The workflow of reconstruction of mandibular discontinuity using AM technology consisted of several stages: i) 3D digital imaging; ii) data transfer; iii) processing and segmentation; iv) evaluation of design; and v) AM model production and evaluation. In the present study, pre-operative preparations, surgical procedures and post-operative treatment outcomes were compared among patients who received mandibular reconstruction using a customized 3D titanium implant, and two other conventional approaches; titanium reconstruction plates and vascularized autologous fibular grafting (Fig. 1).

Selection criteria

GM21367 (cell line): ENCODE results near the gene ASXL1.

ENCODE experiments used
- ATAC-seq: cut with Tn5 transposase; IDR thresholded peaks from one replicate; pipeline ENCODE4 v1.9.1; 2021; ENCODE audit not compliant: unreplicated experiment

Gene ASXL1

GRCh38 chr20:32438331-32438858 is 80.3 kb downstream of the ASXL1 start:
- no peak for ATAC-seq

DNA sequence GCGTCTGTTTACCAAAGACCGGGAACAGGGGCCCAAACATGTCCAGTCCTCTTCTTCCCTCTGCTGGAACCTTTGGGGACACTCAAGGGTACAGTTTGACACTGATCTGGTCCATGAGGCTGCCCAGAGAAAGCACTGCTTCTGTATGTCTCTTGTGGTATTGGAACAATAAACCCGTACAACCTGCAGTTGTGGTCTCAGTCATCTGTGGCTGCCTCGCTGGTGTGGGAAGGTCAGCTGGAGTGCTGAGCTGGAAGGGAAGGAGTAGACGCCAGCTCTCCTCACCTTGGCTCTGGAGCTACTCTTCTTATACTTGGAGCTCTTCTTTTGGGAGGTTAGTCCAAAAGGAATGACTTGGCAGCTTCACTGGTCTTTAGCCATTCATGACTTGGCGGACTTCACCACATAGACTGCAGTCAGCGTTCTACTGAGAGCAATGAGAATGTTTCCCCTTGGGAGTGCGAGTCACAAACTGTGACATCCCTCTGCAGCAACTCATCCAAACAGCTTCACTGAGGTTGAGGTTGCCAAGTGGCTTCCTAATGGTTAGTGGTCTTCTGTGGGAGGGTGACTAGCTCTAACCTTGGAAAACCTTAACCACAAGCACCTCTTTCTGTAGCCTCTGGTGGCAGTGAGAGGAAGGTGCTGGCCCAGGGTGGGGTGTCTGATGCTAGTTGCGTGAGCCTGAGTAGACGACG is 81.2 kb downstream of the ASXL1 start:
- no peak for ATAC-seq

The present study included patients with mandibular defects caused by non-malignant tumors. These tumors have a clear invasive pattern and margin, and radical therapy is recommended, which has high immediate cure success rates (34). Furthermore, patients who did not exhibit tumor recurrence within 1 year of surgery and did not receive radiation therapy were also included. Cases with any condition of uncontrolled inflammation were excluded. The surgical outcome in the prospective cohort of patients was compared with the retrospective cohort of patients who received mandibular reconstruction using two other conventional approaches: Titanium plates or vascularized autologous fibular grafting. The same inclusion and exclusion criteria were also applied to the retrospective cohort cases. The surgical pathology database from Stomatological Hospital of Jiangsu was searched for reported cases of benign oral tumors between January 2014 and February 2017. A total of 16 retrospective cases were identified and follow-up time periods were recorded (Table SI). Among these retrospective cases, 6 patients received implantation of titanium plates, and 10 patients received vascularized autologous fibular grafting. All patients underwent mandibular reconstruction, and their patient files containing pre- and post-operative µCT scans were reviewed. All patients were introduced different types of implants including advantages and disadvantages for each type. The treatment was based on the patient's preference after consultation with surgeons.